Smoking Bishop is a type of mulled wine, punch or wassail. It was especially popular in Victorian England at Christmas time and it appears in Dickens' story A Christmas Carol .
“A Merry Christmas, Bob!” said Scrooge with an earnestness that could not be mistaken, as he clapped him on the back. “A merrier Christmas, Bob, my good fellow, than I have given you for many a year! I’ll raise your salary, and endeavour to assist your struggling family, and we will discuss your affairs this very afternoon over a bowl of smoking bishop, Bob!”
Smoking Bishop was made from port, red wine, lemons or Seville oranges, sugar and spices such as cloves. The citrus fruit was roasted to caramelise it and the ingredients then warmed together. There is a persistent myth [ citation needed ] that the name comes from the shape of the traditional bowl, shaped like a bishop's mitre, and that in this form, it was served in medieval guildhalls and universities. Other variations of drinks known collectively as "ecclesiastics" included:
Eliza Acton published a recipe in her Modern Cookery in 1845:
Make several incisions in the rind of a lemon, stick cloves in these, and roast the lemon by a slow fire. Put small but equal quantities of cinnamon, cloves, mace, and allspice, with a race of ginger, into a saucepan with half a pint of water: let it boil until it is reduced one-half. Boil one bottle of port wine, burn a portion of the spirit out of it by applying a lighted paper to the saucepan; put the roasted lemon and spice into the wine ; stir it up well, and let it stand near the fire ten minutes. Rub a few knobs of sugar on the rind of a lemon, put the sugar into a bowl or jug, with the juice of half a lemon (not roasted), pour the wine into it, grate in some nutmeg, sweeten it to the taste, and serve it up with the lemon and spice floating in it.
Bishop is frequently made with a Seville orange stuck with cloves and slowly roasted, and its flavour to many tastes is infinitely finer than that of the lemon.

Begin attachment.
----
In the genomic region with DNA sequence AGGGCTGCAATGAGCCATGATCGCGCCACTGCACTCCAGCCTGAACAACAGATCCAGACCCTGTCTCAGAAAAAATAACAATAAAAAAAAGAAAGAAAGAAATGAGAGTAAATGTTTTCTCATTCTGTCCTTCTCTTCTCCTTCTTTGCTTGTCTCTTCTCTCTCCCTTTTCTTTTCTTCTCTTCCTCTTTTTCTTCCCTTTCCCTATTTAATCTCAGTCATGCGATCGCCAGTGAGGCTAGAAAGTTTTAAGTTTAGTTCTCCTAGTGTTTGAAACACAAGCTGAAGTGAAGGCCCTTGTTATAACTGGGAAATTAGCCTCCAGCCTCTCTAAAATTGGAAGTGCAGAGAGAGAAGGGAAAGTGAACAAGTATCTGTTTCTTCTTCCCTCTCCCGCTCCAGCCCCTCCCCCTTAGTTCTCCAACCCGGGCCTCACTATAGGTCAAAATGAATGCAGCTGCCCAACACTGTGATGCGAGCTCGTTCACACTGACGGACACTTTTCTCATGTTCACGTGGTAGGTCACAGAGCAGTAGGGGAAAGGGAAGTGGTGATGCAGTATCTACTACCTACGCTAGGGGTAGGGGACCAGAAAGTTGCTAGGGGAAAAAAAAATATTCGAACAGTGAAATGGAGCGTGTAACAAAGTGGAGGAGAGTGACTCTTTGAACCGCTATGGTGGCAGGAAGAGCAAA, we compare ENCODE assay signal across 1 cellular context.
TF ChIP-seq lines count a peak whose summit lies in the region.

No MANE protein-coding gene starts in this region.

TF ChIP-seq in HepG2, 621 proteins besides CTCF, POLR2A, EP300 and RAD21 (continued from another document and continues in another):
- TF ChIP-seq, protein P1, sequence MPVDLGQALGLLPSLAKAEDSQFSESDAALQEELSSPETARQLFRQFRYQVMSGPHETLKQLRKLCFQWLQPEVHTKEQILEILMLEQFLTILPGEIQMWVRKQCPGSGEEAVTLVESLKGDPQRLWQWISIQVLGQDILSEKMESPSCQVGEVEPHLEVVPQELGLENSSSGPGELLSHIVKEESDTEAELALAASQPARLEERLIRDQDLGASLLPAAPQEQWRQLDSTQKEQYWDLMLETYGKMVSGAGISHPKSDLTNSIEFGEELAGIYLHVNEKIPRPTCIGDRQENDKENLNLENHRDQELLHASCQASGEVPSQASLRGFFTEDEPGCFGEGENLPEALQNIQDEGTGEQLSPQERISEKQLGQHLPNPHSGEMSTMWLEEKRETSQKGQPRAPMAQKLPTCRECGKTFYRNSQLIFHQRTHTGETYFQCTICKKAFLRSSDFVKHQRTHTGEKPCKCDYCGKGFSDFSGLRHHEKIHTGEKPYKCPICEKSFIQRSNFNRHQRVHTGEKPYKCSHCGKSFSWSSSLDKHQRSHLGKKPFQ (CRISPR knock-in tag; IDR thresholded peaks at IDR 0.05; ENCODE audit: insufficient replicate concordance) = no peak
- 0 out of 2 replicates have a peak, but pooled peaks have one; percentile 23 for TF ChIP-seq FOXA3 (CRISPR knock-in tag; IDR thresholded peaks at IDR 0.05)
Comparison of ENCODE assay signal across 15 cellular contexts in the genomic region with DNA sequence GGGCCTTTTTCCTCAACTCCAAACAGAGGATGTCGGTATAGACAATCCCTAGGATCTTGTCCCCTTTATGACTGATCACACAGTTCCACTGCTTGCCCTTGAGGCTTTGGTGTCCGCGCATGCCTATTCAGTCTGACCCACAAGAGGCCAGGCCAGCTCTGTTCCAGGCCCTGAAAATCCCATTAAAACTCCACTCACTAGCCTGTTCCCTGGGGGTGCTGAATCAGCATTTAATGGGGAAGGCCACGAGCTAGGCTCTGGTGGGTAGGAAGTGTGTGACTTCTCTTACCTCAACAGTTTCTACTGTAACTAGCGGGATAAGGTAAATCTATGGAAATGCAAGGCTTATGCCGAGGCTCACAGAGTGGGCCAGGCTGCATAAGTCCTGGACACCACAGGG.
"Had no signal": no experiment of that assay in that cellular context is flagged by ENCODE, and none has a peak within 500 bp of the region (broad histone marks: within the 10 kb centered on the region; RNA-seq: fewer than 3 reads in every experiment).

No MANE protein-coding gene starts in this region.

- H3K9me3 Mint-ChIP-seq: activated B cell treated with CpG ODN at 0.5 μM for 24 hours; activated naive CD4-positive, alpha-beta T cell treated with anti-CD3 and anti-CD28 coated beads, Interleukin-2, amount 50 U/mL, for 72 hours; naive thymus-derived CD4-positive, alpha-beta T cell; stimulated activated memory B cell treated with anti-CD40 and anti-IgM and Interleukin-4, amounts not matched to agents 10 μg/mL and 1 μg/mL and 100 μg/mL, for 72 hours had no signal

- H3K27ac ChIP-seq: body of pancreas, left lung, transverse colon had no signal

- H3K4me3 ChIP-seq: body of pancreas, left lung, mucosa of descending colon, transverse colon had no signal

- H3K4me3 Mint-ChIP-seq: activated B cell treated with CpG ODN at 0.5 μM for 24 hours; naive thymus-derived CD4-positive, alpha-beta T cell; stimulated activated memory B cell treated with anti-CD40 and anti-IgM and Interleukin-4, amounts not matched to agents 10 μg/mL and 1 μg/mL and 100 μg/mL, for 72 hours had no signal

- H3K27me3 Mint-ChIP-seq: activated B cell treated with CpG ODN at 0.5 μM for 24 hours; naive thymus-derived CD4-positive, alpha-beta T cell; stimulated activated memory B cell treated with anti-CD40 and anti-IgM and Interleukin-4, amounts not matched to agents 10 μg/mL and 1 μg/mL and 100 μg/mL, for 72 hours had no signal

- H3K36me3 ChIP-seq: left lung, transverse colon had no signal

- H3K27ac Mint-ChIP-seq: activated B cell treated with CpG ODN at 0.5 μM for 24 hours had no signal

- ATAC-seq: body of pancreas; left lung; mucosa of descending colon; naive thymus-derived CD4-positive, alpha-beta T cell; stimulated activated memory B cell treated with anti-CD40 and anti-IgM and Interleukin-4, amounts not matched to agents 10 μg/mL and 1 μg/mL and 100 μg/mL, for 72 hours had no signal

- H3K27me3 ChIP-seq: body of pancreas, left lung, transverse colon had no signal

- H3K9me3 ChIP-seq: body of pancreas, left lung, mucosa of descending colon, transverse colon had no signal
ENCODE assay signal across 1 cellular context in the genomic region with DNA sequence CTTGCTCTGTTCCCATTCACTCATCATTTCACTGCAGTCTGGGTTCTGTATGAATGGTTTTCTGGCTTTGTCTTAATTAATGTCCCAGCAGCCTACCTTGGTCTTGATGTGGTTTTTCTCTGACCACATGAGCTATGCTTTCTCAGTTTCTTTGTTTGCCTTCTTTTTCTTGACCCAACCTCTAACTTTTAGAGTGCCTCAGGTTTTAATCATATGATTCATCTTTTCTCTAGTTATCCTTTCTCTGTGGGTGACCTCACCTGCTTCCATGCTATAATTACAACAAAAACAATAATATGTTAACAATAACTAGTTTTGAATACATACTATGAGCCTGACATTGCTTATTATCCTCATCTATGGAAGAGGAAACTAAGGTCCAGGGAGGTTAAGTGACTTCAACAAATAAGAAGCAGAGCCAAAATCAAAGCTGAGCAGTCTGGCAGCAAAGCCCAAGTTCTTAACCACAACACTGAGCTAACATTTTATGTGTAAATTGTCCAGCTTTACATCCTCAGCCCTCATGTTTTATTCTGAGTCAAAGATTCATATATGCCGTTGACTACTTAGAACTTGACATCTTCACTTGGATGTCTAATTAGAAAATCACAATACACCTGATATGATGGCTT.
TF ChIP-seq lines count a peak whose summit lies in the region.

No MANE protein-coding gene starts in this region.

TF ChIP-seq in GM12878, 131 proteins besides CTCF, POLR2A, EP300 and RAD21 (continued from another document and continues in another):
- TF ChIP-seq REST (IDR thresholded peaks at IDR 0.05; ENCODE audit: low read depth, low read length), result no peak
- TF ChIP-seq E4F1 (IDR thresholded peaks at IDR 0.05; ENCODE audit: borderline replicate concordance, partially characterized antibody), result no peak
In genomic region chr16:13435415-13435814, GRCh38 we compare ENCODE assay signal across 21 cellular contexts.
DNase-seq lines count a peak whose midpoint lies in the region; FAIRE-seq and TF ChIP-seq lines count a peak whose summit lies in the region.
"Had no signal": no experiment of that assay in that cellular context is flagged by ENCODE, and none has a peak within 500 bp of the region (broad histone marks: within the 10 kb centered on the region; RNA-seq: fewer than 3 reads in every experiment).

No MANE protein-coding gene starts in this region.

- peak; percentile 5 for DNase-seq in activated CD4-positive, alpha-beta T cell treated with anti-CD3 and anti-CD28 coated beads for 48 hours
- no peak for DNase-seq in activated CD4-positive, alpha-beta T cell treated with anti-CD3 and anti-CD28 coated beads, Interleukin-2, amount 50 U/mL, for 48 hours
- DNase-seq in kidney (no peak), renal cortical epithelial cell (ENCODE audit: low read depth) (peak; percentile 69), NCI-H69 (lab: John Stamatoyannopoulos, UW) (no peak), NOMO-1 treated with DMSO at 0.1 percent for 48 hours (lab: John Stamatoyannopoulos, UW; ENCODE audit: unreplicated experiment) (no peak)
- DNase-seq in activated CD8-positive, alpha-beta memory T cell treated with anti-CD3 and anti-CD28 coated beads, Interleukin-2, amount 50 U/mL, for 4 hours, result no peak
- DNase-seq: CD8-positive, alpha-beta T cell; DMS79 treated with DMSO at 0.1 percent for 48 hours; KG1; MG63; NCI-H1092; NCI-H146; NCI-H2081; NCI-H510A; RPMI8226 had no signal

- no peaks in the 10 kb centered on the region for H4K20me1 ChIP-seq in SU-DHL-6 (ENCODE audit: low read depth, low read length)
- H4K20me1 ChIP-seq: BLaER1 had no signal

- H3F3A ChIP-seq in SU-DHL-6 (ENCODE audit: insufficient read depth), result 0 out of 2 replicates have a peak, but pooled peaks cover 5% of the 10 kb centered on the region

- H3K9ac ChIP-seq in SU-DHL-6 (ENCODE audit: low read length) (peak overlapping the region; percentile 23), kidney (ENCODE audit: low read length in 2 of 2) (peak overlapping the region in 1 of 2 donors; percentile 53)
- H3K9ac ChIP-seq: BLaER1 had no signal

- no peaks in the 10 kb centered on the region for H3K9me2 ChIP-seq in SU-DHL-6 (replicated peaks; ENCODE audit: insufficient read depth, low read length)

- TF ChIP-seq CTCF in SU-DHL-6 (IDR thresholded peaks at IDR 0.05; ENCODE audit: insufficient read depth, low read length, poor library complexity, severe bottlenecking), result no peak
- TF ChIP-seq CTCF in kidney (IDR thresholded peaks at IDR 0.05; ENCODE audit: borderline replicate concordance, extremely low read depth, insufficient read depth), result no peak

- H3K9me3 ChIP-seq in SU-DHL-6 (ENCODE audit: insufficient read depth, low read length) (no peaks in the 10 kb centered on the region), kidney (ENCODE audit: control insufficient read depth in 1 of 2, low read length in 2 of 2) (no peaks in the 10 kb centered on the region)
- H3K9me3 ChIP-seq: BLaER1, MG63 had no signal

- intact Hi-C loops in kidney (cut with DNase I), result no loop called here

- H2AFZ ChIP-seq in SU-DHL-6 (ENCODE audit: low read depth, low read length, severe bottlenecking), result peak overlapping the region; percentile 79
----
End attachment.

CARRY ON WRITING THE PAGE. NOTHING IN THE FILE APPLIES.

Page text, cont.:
Ethiopian cuisine characteristically consists of vegetable and often very spicy meat dishes. This is usually in the form of wat, a thick stew, served atop injera, a large sourdough flatbread, which is about 50 centimeters in diameter and made out of fermented teff flour. Ethiopians eat most of the time with their right hands, using pieces of injera to pick up bites of entrées and side dishes.
Mulled wine, also known as spiced wine, is a beverage usually made with red wine along with various mulling spices and sometimes raisins. It is served hot or warm and is alcoholic, although there are non-alcoholic versions of it. It is a traditional drink during winter, especially around Christmas. It is served at Christmas markets in Europe.
Hungarian or Magyar cuisine is the cuisine characteristic of the nation of Hungary and its primary ethnic group, the Magyars. Traditional Hungarian dishes are primarily based on meats, seasonal vegetables, fruits, fresh bread, dairy products and cheeses.
Puerto Rican cuisine has its roots in the cooking traditions and practices of Europe, Africa and the native Taínos. Starting from the latter part of the 19th century. Puerto Rican cuisine can be found in several other countries.